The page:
A meeting of OPEC+ oil-producing countries, which previously failed to reach an agreement to increase oil production due to opposition by the United Arab Emirates (UAE) earlier this month, is known to have agreed to increase oil production on the 18th (local time). Oil-producing countries agreed to extend the limits on production increases in some member countries, including the UAE, while implementing most of the agreement on the second day.
The Wall Street Journal (WSJ) reported on the 18th that OPEC+ has agreed to increase production by 400,000 barrels per day between August and September next year. In addition, it was decided to extend the deadline for the production cut agreement, which was previously set for April next year, until the end of the year.
In December 2016, the Organization of the Petroleum Exporting Countries (OPEC) and ten non-OPEC oil producing countries, including Russia, launched OPEC+ to alleviate low oil prices and increase/reduce production. In response to the global pandemic in May last year, OPEC+ decided to reduce production by 10 million barrels per day, or 10% of global production at the time. Reductions are scheduled for April 2022. Currently, production has been cut by 5.8 million barrels per day.
During the 18th meeting, most of the agreements reached on the 2nd were implemented. Attempting to build an oil-free economy, the UAE planned to produce and sell as much as possible when oil prices were high, but the agreement was postponed on the 2nd when other member countries limited UAE production. The UAE was appeased by OPEC+ members by increasing the country’s production quota from 3.2 million barrels per day to 3.5 million barrels per day. Iraq and Kuwait will each increase their average daily production by 150,000 barrels, while Saudi Arabia and Russia will each increase their average daily production from 11 million barrels to 11.5 million barrels. Next May, the new oil production rates by country will take effect.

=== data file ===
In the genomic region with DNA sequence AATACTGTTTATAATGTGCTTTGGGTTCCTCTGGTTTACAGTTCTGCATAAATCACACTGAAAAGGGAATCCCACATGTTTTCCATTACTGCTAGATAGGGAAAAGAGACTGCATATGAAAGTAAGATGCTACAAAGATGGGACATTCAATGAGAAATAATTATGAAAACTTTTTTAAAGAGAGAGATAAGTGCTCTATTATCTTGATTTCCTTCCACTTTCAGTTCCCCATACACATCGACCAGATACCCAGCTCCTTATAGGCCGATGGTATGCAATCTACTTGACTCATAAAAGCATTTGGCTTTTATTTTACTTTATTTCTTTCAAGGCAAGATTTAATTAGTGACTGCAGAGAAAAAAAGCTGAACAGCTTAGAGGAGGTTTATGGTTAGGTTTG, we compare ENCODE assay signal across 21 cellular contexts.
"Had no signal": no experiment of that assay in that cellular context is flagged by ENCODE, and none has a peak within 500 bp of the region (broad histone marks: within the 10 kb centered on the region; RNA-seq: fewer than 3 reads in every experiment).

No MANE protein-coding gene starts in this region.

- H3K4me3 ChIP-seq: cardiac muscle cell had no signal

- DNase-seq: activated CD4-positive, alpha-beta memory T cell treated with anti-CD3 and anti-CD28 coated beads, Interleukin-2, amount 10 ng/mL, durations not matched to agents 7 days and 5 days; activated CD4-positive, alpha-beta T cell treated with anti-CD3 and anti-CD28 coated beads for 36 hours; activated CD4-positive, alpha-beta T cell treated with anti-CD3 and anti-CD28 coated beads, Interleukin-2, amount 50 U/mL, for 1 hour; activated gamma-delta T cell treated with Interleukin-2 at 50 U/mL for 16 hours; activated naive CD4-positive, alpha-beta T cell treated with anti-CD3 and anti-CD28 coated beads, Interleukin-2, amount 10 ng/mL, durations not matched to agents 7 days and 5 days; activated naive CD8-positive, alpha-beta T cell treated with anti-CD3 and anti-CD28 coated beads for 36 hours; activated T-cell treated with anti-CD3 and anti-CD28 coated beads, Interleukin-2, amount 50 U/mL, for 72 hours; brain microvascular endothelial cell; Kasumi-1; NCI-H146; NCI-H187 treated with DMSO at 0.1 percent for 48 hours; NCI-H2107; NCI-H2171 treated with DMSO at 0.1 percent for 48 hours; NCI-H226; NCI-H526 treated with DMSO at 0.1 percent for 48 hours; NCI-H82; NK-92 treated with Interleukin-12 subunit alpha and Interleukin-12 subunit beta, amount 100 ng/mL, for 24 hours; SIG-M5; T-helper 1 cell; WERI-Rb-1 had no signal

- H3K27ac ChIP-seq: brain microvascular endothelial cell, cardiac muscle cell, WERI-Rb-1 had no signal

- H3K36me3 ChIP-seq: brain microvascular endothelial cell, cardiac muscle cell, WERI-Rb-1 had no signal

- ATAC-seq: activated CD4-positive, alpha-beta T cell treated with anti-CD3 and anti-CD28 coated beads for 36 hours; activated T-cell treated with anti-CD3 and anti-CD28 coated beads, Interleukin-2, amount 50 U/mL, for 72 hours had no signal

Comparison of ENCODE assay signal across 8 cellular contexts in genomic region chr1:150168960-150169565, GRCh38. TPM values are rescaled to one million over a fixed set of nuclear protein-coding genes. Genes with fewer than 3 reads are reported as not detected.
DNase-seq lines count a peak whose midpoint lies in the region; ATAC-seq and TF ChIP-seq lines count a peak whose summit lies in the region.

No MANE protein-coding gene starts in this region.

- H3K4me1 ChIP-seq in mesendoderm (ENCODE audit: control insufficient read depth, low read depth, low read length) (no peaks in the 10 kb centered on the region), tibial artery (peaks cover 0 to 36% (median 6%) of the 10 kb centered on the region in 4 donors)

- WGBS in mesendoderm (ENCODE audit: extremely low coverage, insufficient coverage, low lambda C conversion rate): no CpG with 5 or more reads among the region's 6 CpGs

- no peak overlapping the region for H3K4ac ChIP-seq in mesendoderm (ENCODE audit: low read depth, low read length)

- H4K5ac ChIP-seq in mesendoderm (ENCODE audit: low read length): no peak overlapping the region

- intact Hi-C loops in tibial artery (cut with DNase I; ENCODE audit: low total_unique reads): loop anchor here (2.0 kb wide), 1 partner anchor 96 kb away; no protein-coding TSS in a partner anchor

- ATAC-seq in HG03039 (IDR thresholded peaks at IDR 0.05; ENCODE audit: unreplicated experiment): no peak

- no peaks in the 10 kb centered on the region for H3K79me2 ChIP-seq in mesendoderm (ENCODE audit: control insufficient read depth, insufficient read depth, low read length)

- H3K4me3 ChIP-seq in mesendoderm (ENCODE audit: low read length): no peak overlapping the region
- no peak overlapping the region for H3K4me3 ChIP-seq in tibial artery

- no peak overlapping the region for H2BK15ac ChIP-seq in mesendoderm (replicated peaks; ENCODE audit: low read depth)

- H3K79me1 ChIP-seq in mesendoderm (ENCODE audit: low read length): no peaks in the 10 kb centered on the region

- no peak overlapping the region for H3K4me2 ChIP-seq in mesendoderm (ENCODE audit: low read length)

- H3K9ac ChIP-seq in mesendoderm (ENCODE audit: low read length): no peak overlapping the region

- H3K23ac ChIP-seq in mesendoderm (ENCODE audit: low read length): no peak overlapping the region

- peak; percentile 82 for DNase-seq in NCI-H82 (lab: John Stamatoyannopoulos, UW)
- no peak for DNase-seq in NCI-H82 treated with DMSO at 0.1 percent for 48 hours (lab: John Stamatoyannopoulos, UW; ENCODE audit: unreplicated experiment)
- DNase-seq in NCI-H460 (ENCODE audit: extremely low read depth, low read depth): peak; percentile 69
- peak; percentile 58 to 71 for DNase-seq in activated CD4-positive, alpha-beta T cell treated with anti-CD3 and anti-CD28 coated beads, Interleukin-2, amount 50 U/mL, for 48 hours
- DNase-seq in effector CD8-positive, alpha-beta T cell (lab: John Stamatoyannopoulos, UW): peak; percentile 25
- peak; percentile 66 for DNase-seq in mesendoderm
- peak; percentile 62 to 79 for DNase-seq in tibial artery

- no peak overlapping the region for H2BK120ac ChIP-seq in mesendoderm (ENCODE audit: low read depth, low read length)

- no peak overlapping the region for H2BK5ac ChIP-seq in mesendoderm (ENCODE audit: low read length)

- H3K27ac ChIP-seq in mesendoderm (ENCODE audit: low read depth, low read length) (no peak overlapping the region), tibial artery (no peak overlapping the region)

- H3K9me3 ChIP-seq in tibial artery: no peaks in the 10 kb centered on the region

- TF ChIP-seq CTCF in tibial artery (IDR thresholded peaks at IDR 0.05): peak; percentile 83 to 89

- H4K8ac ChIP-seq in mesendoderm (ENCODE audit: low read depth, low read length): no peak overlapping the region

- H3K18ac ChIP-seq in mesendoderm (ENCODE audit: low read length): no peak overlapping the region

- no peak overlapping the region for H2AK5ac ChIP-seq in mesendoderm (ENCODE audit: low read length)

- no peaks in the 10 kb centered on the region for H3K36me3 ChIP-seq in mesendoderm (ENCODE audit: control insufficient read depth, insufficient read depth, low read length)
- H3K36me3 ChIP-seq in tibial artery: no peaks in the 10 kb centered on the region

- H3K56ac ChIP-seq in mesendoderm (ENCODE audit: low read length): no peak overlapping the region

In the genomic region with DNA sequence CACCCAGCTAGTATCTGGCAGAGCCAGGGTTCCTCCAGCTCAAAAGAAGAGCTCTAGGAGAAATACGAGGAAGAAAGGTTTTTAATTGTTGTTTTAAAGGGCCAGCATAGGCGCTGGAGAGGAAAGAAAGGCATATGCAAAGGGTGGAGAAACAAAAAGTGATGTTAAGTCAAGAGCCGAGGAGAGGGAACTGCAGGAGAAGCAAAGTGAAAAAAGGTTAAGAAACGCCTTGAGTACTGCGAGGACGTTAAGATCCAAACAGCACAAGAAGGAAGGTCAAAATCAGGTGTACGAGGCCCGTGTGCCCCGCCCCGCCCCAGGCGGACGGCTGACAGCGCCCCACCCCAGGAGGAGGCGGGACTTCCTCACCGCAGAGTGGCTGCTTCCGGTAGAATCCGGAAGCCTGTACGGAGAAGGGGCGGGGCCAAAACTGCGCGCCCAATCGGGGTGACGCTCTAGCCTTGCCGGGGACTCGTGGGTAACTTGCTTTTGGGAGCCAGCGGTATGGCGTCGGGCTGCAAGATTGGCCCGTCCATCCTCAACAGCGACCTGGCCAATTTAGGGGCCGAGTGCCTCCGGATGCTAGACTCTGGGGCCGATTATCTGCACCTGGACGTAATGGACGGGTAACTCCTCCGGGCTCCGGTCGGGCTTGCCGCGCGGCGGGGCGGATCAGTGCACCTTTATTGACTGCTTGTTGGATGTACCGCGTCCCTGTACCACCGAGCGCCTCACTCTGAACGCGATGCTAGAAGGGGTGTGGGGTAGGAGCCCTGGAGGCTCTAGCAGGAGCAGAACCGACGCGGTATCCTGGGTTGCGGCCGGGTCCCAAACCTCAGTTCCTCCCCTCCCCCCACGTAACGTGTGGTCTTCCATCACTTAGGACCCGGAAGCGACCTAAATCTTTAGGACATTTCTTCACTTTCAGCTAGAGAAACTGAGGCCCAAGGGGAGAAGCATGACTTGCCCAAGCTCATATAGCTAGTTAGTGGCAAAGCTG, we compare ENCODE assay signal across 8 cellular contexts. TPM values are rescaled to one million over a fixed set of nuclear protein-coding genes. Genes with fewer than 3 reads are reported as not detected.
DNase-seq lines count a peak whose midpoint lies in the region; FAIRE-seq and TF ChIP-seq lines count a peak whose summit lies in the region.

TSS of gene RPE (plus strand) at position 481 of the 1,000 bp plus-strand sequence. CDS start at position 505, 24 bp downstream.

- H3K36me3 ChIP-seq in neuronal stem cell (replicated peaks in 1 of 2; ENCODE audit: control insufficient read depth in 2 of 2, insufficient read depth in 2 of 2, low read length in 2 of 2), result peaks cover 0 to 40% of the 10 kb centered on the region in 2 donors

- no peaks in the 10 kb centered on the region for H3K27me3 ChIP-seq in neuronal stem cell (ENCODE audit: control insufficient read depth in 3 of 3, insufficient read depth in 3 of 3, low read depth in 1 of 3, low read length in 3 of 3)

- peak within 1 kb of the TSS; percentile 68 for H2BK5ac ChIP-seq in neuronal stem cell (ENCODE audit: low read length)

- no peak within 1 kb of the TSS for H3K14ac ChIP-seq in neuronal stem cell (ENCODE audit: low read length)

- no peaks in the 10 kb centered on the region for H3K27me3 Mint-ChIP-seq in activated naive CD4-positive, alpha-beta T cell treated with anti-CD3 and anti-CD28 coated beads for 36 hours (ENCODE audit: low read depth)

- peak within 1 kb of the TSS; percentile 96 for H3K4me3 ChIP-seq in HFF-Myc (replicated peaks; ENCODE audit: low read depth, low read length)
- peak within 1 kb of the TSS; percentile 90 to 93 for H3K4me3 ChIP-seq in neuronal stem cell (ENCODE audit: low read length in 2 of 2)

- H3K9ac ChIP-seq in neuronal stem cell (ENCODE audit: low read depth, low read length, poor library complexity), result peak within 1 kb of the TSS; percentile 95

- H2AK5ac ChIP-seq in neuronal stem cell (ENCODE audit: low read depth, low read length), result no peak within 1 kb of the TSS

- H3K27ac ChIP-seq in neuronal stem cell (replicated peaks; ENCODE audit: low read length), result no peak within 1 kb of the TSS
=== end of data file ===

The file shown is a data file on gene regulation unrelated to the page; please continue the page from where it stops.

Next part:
According to foreign media, 1.63 million barrels of oil will be provided to the market every month from May next year, once the quota adjustments are completed. Likewise, it was predicted that the stabilization of oil prices would also reduce inflationary pressure.